Tag Archives: Emotion

In transition

It’s interesting to watch the mind shift and change, ebb and flow. It’s interesting to experience from the inside, noting the sensations and thoughts at hand, while also experiencing from the outside. That is, watching the self have the experience.

This is what I was doing yesterday when trying to come to terms with what I will call “the dark streak”.

Ever since I can remember, I have always had a streak of dark thoughts. These are the not-so-pleasant ideas that I know are there and every now and then under times of self-doubt, uncertainty, or stress, make their presence known. The dark streak, which I have previously also called the “demons“, is common enough that I am not especially bothered by it anymore. Rather, I am curious.

After yesterday’s encounter with the dark streak that annoyed me because I really hadn’t planned on it being there, I sat down to deliberately make observations. This is what I noticed:

  • The dark streak is likely to rear its head when I experience a sense of isolation. It goes away with a tangible reminder that I am actually not as alone as I might have thought.
  • The dark streak is imaginative rather than destructive. It likes to ponder a range of possibilities and actually gives me a lot to think about when I follow it.
  • The physical sensations that I experience at these times are more closely linked to the part of my brain that is observing the experience. The dark streak might be running hot but my body and mind remain calm and cool if I am watching the dark streak rather than running with it.
  • While the dark streak can paint a vivid image that stays with me, there is a difference between experiencing the image from inside and watching myself experience the image from outside. The latter perspective is that of the observer that I mentioned above.

I don’t ask why this happens – I’ve had help figuring that out. Instead, I can simply ask whether this is normal. But with that question on the tip of my tongue, I can also think of the idiosyncrasies that people have pointed out over time and all I can do in response is shrug. Put all the weird things together and that’s what makes us individuals, right?

There’s a dark streak in me and that’s okay. It’s hardly surprising that we’d become acquainted again.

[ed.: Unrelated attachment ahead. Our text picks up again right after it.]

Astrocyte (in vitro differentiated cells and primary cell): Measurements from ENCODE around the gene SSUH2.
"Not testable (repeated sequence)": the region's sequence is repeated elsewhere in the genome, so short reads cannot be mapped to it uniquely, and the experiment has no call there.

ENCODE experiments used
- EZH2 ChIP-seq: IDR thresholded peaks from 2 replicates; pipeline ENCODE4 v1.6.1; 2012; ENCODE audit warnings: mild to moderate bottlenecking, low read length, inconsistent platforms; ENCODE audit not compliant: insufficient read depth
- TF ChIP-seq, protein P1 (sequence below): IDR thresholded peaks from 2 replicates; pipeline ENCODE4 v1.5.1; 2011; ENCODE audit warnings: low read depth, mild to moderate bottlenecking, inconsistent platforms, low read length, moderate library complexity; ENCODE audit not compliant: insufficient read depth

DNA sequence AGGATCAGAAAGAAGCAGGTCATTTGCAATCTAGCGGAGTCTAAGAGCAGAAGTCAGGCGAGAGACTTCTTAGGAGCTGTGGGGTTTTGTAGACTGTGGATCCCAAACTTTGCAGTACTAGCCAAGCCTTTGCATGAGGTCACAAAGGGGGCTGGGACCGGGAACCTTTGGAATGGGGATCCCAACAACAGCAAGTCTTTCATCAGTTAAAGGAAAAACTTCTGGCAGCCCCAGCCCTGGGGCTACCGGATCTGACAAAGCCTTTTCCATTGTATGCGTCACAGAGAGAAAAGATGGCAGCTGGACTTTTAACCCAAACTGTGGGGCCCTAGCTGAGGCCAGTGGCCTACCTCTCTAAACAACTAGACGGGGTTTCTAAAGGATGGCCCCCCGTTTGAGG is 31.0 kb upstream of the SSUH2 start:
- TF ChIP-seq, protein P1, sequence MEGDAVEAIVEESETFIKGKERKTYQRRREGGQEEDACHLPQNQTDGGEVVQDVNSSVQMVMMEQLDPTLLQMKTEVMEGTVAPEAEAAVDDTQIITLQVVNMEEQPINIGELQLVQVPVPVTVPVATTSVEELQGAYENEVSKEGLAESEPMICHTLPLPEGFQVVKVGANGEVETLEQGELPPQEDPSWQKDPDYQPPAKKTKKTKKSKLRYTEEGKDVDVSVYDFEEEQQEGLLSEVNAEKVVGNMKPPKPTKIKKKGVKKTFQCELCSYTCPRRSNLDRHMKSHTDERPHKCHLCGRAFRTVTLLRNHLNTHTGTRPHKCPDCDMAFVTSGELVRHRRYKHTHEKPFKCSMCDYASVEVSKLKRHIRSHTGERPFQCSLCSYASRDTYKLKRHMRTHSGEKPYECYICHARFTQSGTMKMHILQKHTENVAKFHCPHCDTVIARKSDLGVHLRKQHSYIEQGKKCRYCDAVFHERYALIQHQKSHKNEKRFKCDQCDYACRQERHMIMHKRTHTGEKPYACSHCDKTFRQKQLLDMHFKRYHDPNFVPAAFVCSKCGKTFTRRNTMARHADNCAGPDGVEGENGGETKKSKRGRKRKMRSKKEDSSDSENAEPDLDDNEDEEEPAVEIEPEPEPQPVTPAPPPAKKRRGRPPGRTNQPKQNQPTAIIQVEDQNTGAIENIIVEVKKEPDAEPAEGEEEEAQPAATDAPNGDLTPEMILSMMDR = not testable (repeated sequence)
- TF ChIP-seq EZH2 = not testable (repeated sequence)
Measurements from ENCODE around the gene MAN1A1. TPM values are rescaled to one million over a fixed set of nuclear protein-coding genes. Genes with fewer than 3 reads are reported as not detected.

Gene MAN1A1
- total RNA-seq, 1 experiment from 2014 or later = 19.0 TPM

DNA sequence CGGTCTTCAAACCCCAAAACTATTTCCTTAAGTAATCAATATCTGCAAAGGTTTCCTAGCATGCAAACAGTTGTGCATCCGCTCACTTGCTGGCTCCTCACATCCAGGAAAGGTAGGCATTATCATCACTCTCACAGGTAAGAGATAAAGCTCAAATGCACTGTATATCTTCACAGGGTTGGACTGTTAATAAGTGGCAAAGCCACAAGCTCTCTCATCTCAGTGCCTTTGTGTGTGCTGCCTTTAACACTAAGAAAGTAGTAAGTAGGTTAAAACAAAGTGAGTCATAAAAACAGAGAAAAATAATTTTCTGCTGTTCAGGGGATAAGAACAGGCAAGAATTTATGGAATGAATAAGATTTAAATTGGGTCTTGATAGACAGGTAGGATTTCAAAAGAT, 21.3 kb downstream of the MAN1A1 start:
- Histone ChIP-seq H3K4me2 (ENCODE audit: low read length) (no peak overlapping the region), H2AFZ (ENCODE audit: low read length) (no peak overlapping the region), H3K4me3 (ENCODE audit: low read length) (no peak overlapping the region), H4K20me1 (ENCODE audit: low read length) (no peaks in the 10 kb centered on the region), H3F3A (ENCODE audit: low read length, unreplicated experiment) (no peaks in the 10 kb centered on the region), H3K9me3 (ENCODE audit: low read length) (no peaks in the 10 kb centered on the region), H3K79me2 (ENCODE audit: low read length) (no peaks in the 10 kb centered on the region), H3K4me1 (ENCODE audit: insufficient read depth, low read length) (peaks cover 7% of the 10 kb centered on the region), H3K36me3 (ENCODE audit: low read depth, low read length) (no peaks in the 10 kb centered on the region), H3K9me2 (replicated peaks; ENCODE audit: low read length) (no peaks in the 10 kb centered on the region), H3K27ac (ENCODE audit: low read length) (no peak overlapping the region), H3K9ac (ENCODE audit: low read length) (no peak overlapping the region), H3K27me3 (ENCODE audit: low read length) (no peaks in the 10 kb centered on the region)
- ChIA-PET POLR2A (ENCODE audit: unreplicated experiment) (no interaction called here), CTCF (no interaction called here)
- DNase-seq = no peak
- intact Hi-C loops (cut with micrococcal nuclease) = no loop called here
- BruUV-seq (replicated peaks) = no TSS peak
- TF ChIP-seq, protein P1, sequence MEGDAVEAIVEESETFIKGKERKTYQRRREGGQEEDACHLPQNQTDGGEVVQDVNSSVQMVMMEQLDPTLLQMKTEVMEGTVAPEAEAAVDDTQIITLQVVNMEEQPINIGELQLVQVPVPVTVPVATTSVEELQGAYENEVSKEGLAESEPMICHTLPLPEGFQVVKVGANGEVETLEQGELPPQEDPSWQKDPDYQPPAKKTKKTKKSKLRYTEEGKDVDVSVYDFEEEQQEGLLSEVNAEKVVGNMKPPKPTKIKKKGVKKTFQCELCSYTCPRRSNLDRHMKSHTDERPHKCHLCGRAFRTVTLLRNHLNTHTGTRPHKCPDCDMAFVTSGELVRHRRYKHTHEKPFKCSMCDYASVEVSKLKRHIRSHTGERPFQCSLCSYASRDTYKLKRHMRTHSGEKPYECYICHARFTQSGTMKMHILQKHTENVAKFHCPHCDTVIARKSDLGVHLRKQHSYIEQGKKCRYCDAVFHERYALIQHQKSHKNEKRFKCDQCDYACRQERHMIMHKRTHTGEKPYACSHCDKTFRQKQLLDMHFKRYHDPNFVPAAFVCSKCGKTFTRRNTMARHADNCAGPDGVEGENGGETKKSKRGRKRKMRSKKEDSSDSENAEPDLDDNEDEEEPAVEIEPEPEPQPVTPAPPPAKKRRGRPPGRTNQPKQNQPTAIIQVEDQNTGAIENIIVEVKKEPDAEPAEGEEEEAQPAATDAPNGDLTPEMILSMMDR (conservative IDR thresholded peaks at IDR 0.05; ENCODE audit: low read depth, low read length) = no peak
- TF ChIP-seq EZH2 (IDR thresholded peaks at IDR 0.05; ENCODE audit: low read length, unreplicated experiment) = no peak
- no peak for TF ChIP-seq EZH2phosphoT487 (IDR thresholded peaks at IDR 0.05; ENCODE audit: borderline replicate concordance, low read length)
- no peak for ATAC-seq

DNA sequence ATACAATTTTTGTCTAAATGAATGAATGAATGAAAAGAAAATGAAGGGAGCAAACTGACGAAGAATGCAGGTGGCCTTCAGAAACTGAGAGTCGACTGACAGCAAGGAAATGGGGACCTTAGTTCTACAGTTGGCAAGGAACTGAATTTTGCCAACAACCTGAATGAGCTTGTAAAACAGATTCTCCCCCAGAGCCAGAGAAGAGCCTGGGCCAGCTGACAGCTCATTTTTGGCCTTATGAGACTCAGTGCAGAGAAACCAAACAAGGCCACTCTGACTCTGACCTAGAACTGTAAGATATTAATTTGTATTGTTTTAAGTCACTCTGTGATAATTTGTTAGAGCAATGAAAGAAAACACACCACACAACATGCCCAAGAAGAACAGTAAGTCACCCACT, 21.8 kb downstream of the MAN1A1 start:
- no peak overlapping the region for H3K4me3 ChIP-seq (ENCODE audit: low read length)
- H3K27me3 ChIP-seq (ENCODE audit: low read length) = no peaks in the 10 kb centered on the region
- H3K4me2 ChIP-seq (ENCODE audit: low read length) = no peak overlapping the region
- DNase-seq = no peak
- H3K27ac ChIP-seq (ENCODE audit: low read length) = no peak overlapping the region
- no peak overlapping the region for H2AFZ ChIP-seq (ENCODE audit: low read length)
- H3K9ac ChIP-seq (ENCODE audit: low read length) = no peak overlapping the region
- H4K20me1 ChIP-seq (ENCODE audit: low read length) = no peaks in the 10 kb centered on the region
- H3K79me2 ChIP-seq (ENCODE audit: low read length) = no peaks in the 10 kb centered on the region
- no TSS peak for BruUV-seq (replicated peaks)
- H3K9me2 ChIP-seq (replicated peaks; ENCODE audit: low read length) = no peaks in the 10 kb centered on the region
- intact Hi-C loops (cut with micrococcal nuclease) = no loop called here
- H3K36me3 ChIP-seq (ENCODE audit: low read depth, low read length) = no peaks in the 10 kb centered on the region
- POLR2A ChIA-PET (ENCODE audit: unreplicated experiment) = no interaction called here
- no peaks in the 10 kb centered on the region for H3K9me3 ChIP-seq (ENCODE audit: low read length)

Society has been experiencing a dramatic transition in the last weeks and months, and this will continue for the weeks and months to come. There will be economic and political effects felt for years, and perhaps a reckoning of social structures that have gone unquestioned for far too long. With transitions come the opportunity to change, reinvent, renew, and restore. Transitions allow us to look around, to ask questions, and to take the time (after all, we are not so busy any more) to do the hard work of figuring out who we are and who we want to be.

I will not romanticise here and claim that I am grateful for this time. (Rest assured, I was crushed when Singapore announced on Friday that we’d be joining the ranks of the rest of the world with school closings and movement restrictions.) But, as I have said for a long time, we need to take much more time to think and much more time to understand ourselves and one another. We have this time. Use it wisely.

An Unidentified Emotion

I had an interesting experience and I’m not quite sure what to make of it. I think I could call this experience jealousy, but I honestly don’t know if that’s right.

I overheard someone I’d just met talking about something that she has, which happens to be something I deeply want. My immediate thought was, Oh. You, too? As in, yet another person who has this thing that I cannot seem to have.

But then this person started to talk about working so hard to get it, and all of the obstacles in the way, and how the struggle is finally over! And my exclamation point is absolutely genuine because that is such a joyful thing. If I want something for myself that I find valuable, I want it for everyone. Well done. Enjoy. Live peacefully.

So there’s that.

But I also stepped outside of myself enough to notice how I was reacting in the moment, which was not with any particular warmth. I wasn’t involved in the conversation when this topic first came up so it was easy to take a moment to look at myself. I didn’t have to a) look like I was listening or b) pay attention, and I quickly realised I didn’t want to do either of those things. Here’s another one, I thought, who has succeeded where I have failed.

Note that many of these words are a product of looking back on my internal response; I don’t know that I would have described my emotions this way in the moment but this is what I have been left with.

A predictable progression from here, as the conversation unfolded, is to ask what’s wrong with me. Why can’t I have this thing, too? I know enough psychology that I laughed at myself when it happened and I practice enough meditation to swiftly walk that feeling back and away. It isn’t about me at all.